KT Corporation, the largest telco in South Korea, has announced it will help the government of Ghana to fight the spread of infectious diseases by using location data from mobile phones.
KT’s disease prevention system analyzes location-based information including roaming data that it collects, uses the data to guide its customers on preventing epidemics, and builds a monitoring system that helps health authorities assess infection risk at the initial stage of an outbreak.
KT started work on the system in 2016 with the Ministry of Science and ICT and the National Information Society Agency to demonstrate how Big Data can be used in disease control. The project came a year after MERS (Middle East Respiratory Syndrome) hit Korea. Now it is regarded as a showcase of collaboration between the public and private sectors.
The announcement was made following a signing ceremony (pictured above) that included officials from KT, the Ghana Health Service, the US Centers for Disease Control and Prevention (CDC), and the World Health Organization (WHO).
KT would also like to see its location analytics technology adopted by other countries.
Based on the project’s success, KT is seeking collaboration with foreign governments and international organizations on the use of Big Data and information technology in preventing the spread of infectious diseases. To that end, the Korean company suggested a Global Epidemic Prevention Platform at the World Economic Forum’s annual conference in January this year.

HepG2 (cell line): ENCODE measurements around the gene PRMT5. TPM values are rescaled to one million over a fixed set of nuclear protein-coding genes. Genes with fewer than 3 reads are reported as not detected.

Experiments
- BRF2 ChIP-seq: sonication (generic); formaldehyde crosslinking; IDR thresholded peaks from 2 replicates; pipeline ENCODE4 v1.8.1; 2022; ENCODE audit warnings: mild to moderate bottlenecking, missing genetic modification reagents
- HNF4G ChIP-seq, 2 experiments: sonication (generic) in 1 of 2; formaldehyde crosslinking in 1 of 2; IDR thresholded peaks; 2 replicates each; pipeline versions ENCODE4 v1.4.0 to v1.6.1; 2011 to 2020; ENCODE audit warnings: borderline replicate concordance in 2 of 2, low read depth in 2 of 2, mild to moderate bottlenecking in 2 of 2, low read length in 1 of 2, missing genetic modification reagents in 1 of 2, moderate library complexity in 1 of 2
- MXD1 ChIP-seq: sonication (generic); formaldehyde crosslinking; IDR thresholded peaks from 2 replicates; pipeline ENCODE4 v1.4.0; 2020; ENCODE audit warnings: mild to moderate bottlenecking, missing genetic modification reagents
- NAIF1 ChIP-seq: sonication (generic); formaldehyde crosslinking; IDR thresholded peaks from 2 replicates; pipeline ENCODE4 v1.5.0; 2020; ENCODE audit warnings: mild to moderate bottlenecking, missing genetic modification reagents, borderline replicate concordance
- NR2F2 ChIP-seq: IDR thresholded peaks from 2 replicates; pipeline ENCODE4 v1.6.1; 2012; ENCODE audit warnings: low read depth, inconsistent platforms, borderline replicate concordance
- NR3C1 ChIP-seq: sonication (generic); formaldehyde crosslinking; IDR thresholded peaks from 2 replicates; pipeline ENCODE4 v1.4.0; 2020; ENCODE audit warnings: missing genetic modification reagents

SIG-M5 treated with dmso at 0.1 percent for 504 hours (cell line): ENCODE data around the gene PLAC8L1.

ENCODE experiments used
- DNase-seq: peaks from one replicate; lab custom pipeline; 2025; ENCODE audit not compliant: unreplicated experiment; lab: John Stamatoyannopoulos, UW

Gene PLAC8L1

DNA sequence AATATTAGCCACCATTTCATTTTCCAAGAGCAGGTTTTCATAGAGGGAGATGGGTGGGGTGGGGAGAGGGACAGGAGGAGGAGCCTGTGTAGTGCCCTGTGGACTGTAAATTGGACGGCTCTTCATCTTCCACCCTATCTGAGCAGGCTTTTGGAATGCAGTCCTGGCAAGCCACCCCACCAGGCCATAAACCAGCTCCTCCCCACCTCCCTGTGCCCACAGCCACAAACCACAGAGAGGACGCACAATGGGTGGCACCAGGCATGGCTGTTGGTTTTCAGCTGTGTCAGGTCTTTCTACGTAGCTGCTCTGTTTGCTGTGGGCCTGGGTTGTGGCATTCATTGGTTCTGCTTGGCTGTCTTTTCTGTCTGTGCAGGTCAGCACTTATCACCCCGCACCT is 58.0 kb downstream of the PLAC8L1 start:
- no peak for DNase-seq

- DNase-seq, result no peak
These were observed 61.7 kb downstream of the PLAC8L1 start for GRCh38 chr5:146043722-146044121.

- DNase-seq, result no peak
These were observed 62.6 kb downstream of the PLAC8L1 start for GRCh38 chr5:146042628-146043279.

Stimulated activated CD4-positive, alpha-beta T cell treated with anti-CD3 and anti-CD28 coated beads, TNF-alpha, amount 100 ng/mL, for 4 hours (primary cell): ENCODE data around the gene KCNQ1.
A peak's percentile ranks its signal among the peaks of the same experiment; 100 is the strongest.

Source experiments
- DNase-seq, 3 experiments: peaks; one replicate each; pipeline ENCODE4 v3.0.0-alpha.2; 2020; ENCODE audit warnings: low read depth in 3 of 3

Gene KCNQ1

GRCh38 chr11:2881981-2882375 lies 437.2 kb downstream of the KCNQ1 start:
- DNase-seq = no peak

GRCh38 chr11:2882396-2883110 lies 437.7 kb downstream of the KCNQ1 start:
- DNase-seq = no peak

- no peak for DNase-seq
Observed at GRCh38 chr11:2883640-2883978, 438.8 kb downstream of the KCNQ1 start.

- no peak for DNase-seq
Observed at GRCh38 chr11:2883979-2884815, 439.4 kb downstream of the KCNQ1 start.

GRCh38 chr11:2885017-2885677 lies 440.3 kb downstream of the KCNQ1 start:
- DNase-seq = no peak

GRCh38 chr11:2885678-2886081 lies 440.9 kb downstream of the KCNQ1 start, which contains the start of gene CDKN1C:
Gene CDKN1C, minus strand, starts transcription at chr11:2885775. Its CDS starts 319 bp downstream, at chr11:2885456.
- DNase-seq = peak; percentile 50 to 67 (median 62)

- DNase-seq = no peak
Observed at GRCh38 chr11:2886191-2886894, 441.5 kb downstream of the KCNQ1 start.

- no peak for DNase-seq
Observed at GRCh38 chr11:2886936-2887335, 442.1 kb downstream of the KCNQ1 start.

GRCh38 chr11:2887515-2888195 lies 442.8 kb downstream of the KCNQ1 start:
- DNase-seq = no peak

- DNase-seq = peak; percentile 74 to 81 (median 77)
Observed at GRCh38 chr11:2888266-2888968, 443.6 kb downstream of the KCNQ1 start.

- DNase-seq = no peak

As well as helping Africans, the Koreans also want to work with Asians to fully realize the potential of their system.
As a global leader in ICT, KT is also calling on Asian countries to participate in its project. Among the target countries is the Lao People’s Democratic Republic (PDR). KT will seek to launch an epidemic prevention project with both the Lao Ministry of Health and the Korea Foundation for International Healthcare (KOFIH), a public affiliate of South Korea’s Ministry of Health and Welfare.
This news follows another recent announcement about using telecoms CDR data to track the movements of the population following an outbreak of disease or natural disaster. Flowminder, a nonprofit organization, has released the first version of their free open source FlowKit toolkit in the hope that telcos will adopt it and be better prepared to assist medical and aid agencies during times of crisis.